|I should have wiped the edges of the bowl before taking the picture.|
I made these for Thanksgiving. I put them in the easy, but time consuming category. They are well worth the time though. Yum yum yum!
About 6 eggs
About 1/4 of a 5 lb bag of flour
1 small to medium butternut squash (less than or equal to 2 lbs)
a bunch of fresh sage
8 cloves of garlic
a few tablespoons olive oil
salt and pepper
grated parmesan cheese
Put flour in a huge bowl or on rolling mat on the counter. Make a well in center. Crack in eggs. Beat eggs with a fork, then blend into flour until too stiff to use fork. Then knead with hands until well mixed. Dough should be soft but not sticky (or crumbly). If too sticky, add more flour. If too crumbly add another egg, or if you don't need that much liquid, add a little water. Form into ball, cover and put in fridge for at least an hour.
To make filling, peel squash, scoop out seeds and cut into cubes. Peel and mince or chop garlic. Toss squash with garlic and olive oil. Bake at 425 degrees for 30-40 minutes or until soft. Chop a small handful of fresh sage. Mix into squash. Salt and pepper to taste.
Cut ball of dough into 5 or 6 slices. Then comes the fun part where you get to use machinery! I use the Pasta Queen. It's essentially the same as the machine my grandmother used and taught me how to make fresh pasta with. The ravioli press I bought at Williams Sonoma.
Flatten slice into round disk.
Put through pasta machine at the widest setting, which on my machine is 1. Then put it through at 2. I was always told to put it through each setting twice. I do it the first time (setting 1) but then I put it through subsequent settings just once. I skip setting 3 altogether and go straight to 4. I'm such a rebel. Finally I put it through at setting 5. I don't do 6 because it makes the dough so thin the dough tears.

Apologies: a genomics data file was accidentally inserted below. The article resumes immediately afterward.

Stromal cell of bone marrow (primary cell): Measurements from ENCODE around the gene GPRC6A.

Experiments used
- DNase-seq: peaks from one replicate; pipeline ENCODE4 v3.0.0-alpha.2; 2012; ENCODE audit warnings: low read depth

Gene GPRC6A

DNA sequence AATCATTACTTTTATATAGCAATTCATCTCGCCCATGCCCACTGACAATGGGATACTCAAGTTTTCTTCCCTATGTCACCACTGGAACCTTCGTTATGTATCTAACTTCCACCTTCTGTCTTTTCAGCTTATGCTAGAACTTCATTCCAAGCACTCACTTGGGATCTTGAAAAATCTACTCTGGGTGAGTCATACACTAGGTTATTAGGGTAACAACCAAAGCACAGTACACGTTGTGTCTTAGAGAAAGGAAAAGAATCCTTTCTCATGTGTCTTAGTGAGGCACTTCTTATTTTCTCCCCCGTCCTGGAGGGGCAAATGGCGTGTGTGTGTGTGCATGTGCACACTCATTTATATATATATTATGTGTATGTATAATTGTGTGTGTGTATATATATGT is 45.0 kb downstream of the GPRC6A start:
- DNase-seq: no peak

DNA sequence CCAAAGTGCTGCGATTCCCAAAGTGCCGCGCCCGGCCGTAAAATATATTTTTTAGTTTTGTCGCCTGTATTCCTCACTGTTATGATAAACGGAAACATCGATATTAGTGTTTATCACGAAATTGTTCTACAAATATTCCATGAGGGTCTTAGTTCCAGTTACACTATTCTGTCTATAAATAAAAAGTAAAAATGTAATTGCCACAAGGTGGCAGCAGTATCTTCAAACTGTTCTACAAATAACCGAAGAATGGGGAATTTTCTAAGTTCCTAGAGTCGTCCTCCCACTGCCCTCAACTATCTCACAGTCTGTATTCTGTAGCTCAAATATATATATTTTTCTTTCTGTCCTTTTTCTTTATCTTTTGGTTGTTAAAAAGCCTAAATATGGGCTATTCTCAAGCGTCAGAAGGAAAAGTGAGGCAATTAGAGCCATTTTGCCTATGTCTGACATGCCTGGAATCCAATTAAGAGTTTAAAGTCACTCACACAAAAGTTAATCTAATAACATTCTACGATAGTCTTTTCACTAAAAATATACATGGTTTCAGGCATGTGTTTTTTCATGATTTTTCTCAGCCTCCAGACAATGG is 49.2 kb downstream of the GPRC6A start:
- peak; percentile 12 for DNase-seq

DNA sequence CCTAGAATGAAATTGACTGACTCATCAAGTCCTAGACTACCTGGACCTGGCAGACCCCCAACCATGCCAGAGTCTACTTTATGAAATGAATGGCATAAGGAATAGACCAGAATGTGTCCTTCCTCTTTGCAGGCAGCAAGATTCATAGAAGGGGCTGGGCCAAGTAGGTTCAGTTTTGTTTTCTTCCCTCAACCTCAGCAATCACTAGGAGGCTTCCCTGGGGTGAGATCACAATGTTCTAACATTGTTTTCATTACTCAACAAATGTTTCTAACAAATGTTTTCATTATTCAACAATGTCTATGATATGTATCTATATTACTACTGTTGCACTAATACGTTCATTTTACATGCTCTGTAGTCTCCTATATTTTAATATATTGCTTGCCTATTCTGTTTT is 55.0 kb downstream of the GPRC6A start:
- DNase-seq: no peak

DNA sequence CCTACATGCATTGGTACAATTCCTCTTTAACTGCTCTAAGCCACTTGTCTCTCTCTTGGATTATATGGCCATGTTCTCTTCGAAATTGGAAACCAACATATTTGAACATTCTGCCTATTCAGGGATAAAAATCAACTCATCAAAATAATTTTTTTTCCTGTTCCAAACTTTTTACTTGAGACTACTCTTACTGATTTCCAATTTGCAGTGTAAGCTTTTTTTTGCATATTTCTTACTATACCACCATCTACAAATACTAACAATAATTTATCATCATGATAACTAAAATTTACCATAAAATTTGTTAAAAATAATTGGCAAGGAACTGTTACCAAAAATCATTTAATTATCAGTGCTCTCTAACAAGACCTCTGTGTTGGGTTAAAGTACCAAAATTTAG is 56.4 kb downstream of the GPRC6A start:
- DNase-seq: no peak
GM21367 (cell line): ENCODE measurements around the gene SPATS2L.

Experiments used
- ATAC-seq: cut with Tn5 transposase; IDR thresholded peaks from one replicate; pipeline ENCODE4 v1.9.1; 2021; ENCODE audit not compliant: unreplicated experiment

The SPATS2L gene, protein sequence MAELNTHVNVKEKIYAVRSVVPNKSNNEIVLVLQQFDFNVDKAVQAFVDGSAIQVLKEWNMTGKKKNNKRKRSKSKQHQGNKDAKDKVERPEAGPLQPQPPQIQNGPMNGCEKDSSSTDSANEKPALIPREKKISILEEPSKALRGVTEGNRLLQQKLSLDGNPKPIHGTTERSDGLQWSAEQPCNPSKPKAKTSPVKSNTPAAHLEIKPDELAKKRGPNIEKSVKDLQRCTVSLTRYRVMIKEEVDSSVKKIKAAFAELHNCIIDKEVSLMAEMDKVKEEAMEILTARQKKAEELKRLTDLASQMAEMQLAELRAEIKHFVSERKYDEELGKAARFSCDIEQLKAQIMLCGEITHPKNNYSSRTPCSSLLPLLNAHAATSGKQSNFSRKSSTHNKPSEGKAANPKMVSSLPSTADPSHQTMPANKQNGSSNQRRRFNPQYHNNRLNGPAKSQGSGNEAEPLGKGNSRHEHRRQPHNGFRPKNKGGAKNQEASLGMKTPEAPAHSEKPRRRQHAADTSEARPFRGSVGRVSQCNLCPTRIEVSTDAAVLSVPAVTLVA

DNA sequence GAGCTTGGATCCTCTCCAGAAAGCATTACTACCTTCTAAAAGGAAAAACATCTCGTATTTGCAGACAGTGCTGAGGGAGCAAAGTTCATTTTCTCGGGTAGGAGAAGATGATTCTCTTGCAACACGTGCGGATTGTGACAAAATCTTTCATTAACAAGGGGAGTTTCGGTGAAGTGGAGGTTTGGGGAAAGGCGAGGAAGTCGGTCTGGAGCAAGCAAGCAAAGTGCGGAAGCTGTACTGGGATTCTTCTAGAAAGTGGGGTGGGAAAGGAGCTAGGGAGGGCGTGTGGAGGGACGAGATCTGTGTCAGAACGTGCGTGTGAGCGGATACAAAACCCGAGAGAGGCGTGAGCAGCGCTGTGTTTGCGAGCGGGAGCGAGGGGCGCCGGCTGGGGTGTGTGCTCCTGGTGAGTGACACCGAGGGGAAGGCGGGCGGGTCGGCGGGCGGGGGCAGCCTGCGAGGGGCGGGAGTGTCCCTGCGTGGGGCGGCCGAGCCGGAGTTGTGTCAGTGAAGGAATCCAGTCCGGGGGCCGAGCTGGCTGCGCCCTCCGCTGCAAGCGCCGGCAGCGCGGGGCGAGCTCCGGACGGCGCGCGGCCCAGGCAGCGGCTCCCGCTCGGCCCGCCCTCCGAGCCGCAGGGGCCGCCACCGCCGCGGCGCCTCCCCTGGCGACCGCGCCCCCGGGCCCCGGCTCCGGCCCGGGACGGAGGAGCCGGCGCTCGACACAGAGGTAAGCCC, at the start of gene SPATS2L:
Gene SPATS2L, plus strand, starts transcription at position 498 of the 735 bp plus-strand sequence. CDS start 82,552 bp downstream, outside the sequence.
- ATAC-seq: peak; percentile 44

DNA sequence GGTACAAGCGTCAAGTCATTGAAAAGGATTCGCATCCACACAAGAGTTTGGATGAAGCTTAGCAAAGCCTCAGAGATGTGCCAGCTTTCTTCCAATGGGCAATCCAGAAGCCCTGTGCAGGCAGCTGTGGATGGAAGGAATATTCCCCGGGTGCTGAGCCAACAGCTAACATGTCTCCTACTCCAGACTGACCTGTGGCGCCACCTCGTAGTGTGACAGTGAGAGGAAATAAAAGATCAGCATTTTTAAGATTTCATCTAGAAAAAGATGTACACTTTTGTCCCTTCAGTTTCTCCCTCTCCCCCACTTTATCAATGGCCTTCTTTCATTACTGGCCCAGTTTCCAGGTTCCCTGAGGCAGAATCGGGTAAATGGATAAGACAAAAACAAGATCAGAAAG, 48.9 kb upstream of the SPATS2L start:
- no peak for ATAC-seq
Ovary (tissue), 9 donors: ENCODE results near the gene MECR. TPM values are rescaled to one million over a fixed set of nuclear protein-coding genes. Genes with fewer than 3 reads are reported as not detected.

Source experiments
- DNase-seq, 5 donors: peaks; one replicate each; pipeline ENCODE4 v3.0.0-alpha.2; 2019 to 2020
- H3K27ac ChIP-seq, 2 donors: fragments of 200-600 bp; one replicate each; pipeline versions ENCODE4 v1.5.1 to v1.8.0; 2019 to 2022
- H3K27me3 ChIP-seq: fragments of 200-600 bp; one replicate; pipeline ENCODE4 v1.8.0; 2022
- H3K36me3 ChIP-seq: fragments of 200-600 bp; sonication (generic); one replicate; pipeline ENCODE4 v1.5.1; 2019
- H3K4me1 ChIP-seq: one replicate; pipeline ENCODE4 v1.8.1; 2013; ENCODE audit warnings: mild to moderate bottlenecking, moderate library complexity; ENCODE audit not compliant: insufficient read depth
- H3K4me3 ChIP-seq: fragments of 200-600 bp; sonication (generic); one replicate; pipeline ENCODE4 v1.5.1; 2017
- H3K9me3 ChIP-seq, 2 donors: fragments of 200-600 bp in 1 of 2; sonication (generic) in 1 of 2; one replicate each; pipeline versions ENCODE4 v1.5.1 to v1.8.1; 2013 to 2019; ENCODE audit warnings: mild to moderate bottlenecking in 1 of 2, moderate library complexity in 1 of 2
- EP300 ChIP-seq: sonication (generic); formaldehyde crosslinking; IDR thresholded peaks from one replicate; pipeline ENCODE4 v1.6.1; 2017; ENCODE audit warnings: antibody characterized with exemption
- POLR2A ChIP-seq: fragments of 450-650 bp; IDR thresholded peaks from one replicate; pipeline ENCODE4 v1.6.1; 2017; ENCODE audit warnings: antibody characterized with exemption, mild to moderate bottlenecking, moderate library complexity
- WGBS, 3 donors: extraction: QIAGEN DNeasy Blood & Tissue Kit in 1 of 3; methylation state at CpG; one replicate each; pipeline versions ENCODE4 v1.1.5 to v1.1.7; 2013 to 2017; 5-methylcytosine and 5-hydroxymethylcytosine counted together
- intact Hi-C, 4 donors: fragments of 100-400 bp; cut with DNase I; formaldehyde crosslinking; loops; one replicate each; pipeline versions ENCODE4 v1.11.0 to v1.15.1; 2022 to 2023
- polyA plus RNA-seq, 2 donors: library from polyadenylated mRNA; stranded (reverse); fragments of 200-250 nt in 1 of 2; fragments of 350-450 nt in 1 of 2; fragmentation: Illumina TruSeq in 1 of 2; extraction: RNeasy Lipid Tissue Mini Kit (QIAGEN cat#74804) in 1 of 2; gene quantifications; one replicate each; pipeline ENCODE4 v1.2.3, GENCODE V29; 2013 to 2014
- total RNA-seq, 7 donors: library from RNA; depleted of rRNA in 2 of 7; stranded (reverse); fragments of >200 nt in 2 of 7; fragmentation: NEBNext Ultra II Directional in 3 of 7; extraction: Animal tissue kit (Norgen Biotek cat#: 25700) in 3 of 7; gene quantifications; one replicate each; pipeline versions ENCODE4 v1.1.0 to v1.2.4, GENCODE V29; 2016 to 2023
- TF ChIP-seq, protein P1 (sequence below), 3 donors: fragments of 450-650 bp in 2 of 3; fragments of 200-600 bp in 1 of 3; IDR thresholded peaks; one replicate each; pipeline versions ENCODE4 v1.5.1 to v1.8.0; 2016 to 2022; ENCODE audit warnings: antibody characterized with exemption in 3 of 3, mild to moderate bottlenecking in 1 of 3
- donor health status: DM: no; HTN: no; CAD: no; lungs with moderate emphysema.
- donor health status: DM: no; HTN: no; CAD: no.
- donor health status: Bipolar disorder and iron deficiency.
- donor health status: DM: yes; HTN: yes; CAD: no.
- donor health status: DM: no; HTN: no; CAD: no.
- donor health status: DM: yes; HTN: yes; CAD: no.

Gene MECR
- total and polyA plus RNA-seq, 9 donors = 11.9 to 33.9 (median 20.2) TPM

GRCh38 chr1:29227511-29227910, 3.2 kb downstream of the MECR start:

Lay the dough over the ravioli press.
Push the mold lightly into the dough to make the pockets.If you get a small tear or two, just cut a piece of dough and patch it. If you get a lot of tears, you should probably stop the machine one setting early.
|Patches for small tears.|
Scoop a small amount of the filling into each pocket.
Fold the dough over (or lay another piece on top if your pieces are shorter).
Pat the dough flat. Then use a rolling pin to press the dough into the ravioli, er, press. I made these at P's house. I guess most single men don't own rolling pins. He doesn't, so I used a glass. It worked just fine.
Turn the ravioli press upside down and carefully push out each individual ravioli.
|Voila! Wait. That's the wrong language. I guess I should say pronto!|
|The recipe makes this many plus a dozen that wouldn't fit on the piece of tin foil.|
Once you are done, leave them out on the counter for awhile to dry out. Then put them into the freezer in a large zip lock bag. You can separate the layers with wax paper. When you are ready to cook them, dump them in a pot of boiling water and cook for about 5 minutes. They cook really fast. Drain and put into serving bowl.
Take about a dozen large sage leaves and a stick of butter and put in a frying pan over low to medium heat. Shake pan every so often. Cook for about 10 minutes, or until butter turns brown and gets little specks in it. Keep cooking until sage leaves get crispy, but not burned. Break up into bits with spatula.
Toast pine nuts. Toss pine nuts, sage brown butter and a handful of grated parmesan with ravioli in a large serving bowl. Enjoy!
p.s. If someone seems really interested in what you are doing...
|The evil kitteh|
...be very wary about turning your back. That little stinker jumped on the counter and bit into 6 or 7 finished ravioli. She couldn't have eaten just one? No, she had to sample a half dozen. Bad kitteh!